- “Psmith Journalist,” originally titled “Psmith USA,” reveals a new side to Wodehouse. It still features Mike and Psmith (he could not risk losing his public-school readers) but, for the first time, the action is set exclusively in the magazine and boxing world of New York City with which its author had become so familiar. As well as being set in a grown-up world, “Psmith Journalist” also has ambitions to social realism. The Lower East Side gangsterism with which Psmith becomes farcically embroiled is based on Wodehouse’s reading of the newspaper in 1904, a fact he was at pains to stress in his preface: “The gangs of New York exist in fact. I have not invented them. Most of the incidents in this story are based on actual happenings.”
Bat Jarvis bears a striking resemblance to Monk Eastman, the leader of a gang of twelve hundred hoodlums, who had attracted widespread New York newspaper coverage throughout the 1900s. Eastman was a gangster straight out of the movies, but no picture himself, with a bullet shaped head, a bull neck and scarred cheeks. Like many thugs, Eastman was soft-hearted towards animals, kept a bird and animal store on Broome Street, and would often venture out with a cat under each arms, a blue pigeon happily perched on his shoulder.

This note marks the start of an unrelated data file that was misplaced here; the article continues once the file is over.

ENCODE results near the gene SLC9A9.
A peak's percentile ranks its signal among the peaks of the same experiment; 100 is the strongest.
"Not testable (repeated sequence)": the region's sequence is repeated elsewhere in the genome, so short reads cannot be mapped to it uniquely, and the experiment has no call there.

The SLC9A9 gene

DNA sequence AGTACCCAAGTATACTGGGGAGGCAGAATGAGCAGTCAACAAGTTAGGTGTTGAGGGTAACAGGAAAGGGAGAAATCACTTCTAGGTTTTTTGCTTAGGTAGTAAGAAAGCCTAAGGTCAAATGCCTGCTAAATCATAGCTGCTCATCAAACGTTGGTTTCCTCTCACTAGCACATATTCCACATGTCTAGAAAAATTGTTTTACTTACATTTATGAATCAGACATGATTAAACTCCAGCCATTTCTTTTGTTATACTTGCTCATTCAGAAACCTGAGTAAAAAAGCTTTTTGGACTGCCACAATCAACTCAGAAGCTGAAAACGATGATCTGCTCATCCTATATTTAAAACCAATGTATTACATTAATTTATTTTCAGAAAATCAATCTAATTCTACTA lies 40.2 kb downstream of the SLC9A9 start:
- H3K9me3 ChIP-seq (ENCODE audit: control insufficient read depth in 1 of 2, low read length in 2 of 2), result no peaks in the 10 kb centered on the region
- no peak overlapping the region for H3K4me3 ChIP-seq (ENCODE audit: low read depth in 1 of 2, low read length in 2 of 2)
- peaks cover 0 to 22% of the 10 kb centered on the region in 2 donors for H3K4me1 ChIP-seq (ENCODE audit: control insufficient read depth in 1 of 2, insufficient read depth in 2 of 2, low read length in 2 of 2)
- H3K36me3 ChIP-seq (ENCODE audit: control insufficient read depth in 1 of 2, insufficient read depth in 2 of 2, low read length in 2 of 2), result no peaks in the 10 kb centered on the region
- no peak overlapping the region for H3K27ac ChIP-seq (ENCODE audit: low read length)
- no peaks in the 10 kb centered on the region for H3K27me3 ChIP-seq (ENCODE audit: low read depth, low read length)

His ambition for social satire is thwarted by the innocence of his vision, his distaste for violence and his reluctance, as he would put it later, to go “right deep down into life… not caring a damn.
The serialization led to Wodehouse’s first press interview, to which he showed up wearing “a stripey black and purple Incogniti* cricketing blazer with the thin gold stripe.”
Above from Wodehouse by Robert McCrum
*Incogniti is a nomadic cricket club founded in 1861.